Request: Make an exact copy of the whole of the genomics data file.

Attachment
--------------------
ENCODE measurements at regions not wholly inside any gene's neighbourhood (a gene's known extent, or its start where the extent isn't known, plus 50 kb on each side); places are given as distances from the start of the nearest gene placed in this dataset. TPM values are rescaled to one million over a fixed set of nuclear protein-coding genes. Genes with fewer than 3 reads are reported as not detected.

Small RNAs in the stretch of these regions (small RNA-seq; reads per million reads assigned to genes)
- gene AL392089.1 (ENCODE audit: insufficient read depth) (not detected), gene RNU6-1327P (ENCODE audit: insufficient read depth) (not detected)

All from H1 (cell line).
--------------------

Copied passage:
ENCODE measurements at regions not wholly inside any gene's neighbourhood (a gene's known extent, or its start where the extent isn't known, plus 50 kb on each side); places are given as distances from the start of the nearest gene placed in this dataset. TPM values are rescaled to one million over a fixed set of nuclear protein-coding genes. Genes with fewer than 3 reads are reported as not detected.

Small RNAs in the stretch of these regions (small RNA-seq; reads per million reads assigned to genes)
- gene AL392089.1 (ENCODE audit: insufficient read depth) (not detected), gene RNU6-1327P (ENCODE audit: insufficient read depth) (not detected)

All from H1 (cell line).